Publisert: 16. mai
Infested Planet takes the idea behind Starcraft and boils it down to its barest essentials. No high-tech aliens, no tanks, just a bunch of marines taking on a horde of aliens. You start the game with a squad of 6 marines huddled around your only bunker and have to progress through the map, taking out the aliens' hives one at a time. As you destroy hives and other buildings, you gain points that you can spend on upgrading your marines' weapons, build new buildings, or research new techs. But as you destroy the hives, the aliens also mutate, making the rest of the hives stronger. Ironically, however, the marines are far more adaptable than the aliens. Every upgrade you buy can be sold to regain its full cost, and this means that you can adapt your strategy to the kind of alien you are faced with. And this is where the game truly shines. I used over three quarters of the various options that were available to me on a regular basis. Almost everything has a use, the various strategies are pretty well-balanced off of each other, so you can really figure out how you want to play, but you don't wind up re-using the same broken strategy again and again, because you have to adapt to the aliens.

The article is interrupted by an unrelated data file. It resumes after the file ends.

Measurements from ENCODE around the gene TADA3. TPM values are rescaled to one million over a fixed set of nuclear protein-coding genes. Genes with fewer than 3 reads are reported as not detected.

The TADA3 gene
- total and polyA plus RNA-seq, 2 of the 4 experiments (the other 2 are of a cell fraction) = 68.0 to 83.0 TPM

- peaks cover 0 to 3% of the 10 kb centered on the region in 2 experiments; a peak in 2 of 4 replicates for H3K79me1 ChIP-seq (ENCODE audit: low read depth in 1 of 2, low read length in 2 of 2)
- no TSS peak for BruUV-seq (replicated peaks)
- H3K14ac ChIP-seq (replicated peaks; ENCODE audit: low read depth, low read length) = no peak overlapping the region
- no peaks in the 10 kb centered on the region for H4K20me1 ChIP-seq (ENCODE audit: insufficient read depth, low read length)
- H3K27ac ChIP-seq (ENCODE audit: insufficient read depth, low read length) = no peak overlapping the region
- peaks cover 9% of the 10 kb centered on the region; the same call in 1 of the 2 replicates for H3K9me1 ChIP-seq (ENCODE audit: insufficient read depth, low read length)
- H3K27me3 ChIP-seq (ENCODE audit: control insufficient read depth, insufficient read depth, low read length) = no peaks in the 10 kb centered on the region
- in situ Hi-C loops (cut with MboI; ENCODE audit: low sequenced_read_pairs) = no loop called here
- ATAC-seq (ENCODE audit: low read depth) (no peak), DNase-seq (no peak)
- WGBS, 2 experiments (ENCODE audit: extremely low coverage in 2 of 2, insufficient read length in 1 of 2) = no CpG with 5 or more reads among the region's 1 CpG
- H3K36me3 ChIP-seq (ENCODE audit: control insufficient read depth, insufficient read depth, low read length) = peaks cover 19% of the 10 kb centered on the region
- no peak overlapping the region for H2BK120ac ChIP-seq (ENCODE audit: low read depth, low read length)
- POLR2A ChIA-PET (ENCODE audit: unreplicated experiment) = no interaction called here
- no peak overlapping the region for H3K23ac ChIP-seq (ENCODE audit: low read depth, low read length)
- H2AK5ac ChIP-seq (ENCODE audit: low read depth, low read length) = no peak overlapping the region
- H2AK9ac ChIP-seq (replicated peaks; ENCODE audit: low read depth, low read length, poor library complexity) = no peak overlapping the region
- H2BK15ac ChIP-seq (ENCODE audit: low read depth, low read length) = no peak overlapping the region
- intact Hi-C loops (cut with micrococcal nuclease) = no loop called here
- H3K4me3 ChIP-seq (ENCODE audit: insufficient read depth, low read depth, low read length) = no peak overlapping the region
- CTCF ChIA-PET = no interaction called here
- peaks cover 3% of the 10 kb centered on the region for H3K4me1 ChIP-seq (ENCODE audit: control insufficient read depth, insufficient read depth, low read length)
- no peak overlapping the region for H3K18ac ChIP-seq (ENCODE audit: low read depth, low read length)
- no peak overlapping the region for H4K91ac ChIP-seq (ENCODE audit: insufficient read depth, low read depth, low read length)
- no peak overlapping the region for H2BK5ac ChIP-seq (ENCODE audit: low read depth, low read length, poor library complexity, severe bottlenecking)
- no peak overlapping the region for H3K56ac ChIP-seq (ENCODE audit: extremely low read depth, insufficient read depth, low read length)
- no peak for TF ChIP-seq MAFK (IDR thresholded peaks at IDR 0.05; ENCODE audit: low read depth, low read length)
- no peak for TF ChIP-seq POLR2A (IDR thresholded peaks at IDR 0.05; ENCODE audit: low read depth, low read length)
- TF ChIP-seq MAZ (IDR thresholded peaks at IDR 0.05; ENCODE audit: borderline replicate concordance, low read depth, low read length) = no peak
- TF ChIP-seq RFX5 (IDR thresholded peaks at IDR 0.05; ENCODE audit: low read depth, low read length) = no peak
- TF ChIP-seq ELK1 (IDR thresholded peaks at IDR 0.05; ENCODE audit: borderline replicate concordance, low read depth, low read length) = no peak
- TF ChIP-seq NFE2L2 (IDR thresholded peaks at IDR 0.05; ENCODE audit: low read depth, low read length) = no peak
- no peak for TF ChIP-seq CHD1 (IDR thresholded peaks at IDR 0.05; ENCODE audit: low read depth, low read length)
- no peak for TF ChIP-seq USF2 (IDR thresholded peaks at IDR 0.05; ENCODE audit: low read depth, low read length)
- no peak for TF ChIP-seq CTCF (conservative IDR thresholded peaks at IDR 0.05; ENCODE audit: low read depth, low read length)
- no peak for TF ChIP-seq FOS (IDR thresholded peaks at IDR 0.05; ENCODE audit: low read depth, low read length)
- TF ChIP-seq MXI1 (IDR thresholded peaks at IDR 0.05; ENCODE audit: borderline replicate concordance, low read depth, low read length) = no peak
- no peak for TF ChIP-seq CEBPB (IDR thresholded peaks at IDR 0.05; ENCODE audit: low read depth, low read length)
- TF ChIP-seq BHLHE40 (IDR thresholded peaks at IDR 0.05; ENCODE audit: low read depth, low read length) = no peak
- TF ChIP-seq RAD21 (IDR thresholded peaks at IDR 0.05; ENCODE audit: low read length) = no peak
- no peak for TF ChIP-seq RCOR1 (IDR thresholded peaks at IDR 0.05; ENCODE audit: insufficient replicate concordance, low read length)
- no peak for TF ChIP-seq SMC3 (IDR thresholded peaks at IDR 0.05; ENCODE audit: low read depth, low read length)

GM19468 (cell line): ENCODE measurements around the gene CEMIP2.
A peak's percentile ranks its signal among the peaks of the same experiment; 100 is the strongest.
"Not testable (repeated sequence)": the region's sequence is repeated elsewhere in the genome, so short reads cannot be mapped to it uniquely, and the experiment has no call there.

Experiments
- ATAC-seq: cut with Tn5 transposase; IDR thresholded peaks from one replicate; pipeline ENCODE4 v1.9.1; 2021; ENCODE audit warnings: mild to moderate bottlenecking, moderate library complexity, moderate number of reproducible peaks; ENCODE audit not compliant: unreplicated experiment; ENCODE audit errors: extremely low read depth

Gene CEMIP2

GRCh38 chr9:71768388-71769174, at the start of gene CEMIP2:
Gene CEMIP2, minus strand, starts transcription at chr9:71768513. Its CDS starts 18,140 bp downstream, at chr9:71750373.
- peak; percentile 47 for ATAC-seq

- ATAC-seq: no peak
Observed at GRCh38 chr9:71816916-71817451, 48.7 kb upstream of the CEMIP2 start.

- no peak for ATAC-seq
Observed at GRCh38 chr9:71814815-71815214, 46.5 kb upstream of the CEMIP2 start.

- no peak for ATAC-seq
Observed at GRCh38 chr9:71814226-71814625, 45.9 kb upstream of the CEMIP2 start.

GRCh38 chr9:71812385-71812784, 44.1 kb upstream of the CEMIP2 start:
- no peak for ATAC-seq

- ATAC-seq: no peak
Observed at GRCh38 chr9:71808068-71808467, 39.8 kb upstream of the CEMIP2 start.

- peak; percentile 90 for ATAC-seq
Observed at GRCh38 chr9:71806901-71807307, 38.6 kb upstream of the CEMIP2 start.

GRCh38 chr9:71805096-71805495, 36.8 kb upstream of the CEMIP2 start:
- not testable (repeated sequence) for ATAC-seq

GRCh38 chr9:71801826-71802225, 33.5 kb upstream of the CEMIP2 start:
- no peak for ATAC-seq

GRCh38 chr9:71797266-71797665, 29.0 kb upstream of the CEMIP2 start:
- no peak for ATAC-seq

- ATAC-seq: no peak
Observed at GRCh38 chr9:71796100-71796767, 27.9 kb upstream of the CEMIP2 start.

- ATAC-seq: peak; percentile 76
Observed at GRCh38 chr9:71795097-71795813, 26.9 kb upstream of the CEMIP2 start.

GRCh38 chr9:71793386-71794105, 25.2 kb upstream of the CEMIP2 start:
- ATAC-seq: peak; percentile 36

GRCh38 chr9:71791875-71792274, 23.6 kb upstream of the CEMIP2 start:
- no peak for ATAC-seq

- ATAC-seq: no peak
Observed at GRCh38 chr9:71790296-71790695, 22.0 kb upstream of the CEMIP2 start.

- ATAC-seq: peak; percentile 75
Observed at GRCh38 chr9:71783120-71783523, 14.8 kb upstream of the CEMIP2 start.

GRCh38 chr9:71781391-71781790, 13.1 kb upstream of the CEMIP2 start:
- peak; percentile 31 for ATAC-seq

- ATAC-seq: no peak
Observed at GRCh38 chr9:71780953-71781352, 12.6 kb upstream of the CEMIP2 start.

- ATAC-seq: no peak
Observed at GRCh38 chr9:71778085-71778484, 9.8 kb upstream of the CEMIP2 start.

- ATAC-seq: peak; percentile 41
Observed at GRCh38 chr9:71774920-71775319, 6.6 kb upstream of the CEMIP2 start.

The only part where the game falters is the campaign. The writing is incredibly poor and had me rolling my eyes at the game almost continuously. There's quite a bit of variation in the missions, but they do tend to boil down to mass destruction. A little bit more creativity there could've done the game wonders. The best part about the campaign is the slow introduction of the various options, which is very good for new players, as the amount of options would otherwise be a bit overwhelming.
All in all, though, this is an easy recommendation. It's a great strategy game that rewards micromanagement without requiring it, that gives a player a significant amount of options and then lets them choose which ones to use without forcing them into it.
Note: This review includes the Trickster's Arsenal DLC.